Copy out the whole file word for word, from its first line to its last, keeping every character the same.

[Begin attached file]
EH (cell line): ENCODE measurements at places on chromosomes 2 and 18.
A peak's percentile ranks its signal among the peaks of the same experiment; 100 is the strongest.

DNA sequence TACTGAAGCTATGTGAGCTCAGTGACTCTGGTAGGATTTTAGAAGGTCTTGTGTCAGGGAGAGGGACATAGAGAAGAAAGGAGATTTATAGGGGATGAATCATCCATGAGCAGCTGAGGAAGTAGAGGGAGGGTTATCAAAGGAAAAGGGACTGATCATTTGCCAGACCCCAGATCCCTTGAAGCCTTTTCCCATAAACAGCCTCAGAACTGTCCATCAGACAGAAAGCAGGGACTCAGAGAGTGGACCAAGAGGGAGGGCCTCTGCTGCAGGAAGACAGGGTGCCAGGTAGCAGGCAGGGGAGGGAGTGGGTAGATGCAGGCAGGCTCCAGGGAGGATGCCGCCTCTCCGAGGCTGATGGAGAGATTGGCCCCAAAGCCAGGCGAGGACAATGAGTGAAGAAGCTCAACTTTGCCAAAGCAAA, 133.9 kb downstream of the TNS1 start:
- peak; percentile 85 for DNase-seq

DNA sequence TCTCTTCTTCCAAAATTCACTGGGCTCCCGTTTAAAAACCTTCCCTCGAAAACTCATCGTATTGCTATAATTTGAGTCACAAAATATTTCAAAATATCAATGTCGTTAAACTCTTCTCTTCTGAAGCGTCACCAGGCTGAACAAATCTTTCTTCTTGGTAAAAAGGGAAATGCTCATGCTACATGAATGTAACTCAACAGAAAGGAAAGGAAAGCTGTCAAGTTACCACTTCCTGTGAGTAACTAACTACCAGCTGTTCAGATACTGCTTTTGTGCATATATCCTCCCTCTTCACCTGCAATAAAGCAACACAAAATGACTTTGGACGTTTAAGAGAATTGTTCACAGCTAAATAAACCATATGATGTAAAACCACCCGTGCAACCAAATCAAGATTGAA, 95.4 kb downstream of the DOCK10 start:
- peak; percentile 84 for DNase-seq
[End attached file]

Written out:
EH (cell line): ENCODE measurements at places on chromosomes 2 and 18.
A peak's percentile ranks its signal among the peaks of the same experiment; 100 is the strongest.

DNA sequence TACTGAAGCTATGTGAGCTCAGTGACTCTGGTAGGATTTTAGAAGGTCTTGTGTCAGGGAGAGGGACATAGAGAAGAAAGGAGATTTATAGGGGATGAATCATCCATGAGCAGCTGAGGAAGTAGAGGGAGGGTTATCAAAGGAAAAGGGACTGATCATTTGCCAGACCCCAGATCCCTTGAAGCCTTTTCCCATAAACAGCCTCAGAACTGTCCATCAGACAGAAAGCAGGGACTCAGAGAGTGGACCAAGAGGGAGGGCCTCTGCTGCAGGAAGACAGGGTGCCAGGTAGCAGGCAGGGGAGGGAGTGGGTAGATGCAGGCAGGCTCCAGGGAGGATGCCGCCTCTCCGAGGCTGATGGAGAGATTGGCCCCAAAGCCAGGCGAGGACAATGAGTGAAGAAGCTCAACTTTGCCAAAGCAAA, 133.9 kb downstream of the TNS1 start:
- peak; percentile 85 for DNase-seq

DNA sequence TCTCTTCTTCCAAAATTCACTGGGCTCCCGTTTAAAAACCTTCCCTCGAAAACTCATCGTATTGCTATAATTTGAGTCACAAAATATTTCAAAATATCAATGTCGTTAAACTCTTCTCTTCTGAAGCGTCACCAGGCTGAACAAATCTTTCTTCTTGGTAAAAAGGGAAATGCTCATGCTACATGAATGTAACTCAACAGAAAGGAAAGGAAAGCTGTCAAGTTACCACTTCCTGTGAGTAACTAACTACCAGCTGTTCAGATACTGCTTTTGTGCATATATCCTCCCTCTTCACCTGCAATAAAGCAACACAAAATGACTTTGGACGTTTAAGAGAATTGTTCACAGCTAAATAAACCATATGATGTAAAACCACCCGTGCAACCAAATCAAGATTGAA, 95.4 kb downstream of the DOCK10 start:
- peak; percentile 84 for DNase-seq